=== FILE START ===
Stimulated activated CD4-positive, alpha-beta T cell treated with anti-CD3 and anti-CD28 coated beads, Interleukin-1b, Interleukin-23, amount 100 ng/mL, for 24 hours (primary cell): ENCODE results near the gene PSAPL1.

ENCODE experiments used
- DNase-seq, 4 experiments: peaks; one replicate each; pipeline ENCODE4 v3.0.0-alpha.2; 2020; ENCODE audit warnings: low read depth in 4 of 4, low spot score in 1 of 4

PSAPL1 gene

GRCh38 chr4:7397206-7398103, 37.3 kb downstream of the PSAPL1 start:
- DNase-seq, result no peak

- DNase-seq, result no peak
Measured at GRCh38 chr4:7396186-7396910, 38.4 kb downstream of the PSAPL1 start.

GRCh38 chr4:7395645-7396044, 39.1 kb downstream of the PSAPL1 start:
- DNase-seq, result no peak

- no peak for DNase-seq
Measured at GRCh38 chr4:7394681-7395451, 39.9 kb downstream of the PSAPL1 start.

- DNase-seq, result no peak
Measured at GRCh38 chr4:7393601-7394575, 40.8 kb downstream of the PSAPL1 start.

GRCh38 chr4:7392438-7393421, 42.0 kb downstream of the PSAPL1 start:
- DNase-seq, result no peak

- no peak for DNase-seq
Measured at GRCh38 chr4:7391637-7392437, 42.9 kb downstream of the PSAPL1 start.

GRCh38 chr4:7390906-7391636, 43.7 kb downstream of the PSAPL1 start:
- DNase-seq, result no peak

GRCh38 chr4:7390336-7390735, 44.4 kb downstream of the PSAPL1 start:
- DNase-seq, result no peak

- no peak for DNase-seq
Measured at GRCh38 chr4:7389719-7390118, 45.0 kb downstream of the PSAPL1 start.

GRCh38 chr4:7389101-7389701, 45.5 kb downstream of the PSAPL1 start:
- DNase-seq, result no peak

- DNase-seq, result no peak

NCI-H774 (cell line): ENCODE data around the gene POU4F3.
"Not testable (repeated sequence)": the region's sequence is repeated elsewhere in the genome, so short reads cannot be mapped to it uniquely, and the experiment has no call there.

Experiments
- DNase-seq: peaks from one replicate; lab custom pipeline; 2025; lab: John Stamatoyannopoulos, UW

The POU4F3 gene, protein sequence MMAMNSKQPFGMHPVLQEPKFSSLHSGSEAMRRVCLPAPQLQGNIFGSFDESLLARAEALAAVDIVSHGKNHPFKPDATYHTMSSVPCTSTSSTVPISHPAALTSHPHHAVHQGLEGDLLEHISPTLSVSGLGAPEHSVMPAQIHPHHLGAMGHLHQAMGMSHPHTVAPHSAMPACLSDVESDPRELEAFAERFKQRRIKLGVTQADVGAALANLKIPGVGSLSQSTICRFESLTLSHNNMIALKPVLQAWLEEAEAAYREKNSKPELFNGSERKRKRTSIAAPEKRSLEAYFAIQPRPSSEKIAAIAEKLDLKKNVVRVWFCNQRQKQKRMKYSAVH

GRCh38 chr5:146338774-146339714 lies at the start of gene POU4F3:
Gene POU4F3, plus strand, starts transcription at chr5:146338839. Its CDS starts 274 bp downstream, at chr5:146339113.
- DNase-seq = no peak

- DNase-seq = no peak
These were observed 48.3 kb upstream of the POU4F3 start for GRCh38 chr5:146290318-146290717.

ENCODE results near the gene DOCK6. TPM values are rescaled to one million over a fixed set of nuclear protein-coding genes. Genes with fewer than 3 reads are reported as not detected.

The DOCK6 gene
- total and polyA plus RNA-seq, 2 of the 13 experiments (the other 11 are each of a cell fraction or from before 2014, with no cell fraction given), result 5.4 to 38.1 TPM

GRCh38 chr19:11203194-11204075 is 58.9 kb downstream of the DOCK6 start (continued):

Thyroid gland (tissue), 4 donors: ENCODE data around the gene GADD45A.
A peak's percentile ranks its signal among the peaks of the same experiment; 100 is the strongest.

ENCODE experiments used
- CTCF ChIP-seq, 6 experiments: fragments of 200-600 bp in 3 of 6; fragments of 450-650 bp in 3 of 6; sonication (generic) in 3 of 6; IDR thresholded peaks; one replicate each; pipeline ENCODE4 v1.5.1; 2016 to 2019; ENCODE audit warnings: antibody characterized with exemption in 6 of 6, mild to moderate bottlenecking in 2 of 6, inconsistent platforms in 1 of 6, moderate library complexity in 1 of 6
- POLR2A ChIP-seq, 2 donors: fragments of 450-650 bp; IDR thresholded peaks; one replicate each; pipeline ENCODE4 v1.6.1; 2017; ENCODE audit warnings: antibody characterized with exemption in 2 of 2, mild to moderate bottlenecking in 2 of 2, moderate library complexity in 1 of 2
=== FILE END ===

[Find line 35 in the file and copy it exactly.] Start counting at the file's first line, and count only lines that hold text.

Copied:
- DNase-seq = no peak